Leave the door open. If someone has a go at you, chances are they will regret it later. Even if they don’t, their impression of you will be that you are blindingy annoying / disappointing etc but at the very least, civil. In their angst, you get the chance to say something to them, and if you respond kindly you leave the door open for an instance in future where they might pop up on the radar again. Mind how you tread and don’t burn bridges even with the most exasperating of characters, today’s troll might be tomorrow’s big spender.

Here endeth my musing on trolls. If you’re a social media manager or business owner handling your own social accounts, I’d love to hear how you and your team wrangle trolls and diffuse sensitive interactions, so hit me up.

A Lesson In The Merit Of Staying The Same, From Dulwich Village Stationers

Yesterday I visited Dulwich, where my mum grew up and I spent time visiting my grandparents, and popped in at the stationery shop I worked in for a month when I was seventeen. It was, quite literally, exactly the same, with seemingly no attention paid to the passing of thirteen years. The same products on the same shelves with the same people visiting, and Mr Green – now in his eighties – greeted me like it was yesterday. There is something almost unbearably beautiful about its not having had to change or update to survive in the surging charge of today.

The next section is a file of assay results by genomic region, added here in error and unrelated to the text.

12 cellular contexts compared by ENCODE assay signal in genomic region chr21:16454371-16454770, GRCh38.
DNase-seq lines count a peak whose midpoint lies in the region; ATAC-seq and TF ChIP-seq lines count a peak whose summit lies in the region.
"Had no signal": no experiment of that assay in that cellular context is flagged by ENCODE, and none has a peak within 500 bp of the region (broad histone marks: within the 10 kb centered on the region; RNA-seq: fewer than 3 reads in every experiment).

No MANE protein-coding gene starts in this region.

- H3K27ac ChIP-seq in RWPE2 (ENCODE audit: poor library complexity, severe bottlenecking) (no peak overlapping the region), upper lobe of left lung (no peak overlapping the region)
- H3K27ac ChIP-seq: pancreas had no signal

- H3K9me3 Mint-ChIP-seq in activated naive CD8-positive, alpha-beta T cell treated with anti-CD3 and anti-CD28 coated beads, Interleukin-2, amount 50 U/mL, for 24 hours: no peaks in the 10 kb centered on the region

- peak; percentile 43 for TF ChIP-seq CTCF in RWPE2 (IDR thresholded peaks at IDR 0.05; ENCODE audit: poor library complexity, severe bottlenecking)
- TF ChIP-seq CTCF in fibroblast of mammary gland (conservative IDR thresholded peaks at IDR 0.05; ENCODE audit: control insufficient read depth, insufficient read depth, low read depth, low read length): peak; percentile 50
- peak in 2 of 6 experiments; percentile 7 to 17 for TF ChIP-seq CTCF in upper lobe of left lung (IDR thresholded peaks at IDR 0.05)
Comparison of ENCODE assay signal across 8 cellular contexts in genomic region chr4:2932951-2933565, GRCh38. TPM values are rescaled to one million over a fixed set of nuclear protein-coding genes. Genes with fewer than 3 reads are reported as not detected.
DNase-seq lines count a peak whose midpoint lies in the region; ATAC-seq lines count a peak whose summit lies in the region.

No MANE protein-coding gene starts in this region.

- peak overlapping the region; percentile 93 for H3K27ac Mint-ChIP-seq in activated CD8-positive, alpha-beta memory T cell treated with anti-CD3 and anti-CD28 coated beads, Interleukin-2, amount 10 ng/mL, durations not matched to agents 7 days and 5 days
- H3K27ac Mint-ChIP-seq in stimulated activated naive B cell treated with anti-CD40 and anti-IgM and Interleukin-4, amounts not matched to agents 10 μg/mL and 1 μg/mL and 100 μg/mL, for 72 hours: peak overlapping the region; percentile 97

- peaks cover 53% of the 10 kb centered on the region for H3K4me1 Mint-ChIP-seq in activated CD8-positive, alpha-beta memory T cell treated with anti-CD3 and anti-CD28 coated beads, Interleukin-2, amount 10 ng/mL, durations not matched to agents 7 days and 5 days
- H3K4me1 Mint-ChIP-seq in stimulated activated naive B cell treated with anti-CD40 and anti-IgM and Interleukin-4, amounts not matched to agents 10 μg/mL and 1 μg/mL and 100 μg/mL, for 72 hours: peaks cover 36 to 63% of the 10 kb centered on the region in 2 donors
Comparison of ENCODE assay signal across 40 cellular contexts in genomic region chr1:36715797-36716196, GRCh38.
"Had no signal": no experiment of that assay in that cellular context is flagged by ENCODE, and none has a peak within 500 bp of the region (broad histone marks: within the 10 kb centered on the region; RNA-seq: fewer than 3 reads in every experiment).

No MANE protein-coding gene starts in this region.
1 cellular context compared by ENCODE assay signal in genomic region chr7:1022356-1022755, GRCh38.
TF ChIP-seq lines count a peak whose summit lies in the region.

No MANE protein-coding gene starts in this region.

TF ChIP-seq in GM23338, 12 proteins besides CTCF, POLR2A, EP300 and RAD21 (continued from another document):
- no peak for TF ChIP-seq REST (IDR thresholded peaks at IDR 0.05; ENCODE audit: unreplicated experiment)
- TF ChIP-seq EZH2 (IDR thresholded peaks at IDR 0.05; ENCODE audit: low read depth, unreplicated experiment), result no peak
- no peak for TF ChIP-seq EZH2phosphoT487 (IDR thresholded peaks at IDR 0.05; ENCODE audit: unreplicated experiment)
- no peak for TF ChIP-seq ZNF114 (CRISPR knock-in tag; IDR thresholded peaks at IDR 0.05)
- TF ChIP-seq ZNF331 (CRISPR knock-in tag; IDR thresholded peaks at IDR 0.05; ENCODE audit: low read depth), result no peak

All this time, all this life that’s been had, and it’s just been there silently keeping on.

Things like that, make me think. Also being sick makes me think. Last week I had to stay in bed with flu for four days and it felt like a lifetime. Initially all I wanted to do was sleep and be still in my room-cocoon but as soon I felt a bit better – and still needed to be home, snug and resting – I began to itch for the pace I am used to operating at, and felt distinctly uncomfortable without the usual stream of information, alerts, notifications, news and more that I drink in from being online and connected for at the very least least nine hours a day. As I became aware of it I became determined not to pander to it. And it wasn’t easy.

Especially working in social media, and remotely, I have decided I need to be more cognisant of unplugging. I love growing in knowledge and awareness but there are downsides to the never-ending story of the internet. Plus, being a healthy and happy part of a distributed team is going to take more discipline than I have been exercising so that my soul knows when we are no longer ‘in the office’. Continue reading “A Lesson In The Merit Of Staying The Same, From Dulwich Village Stationers”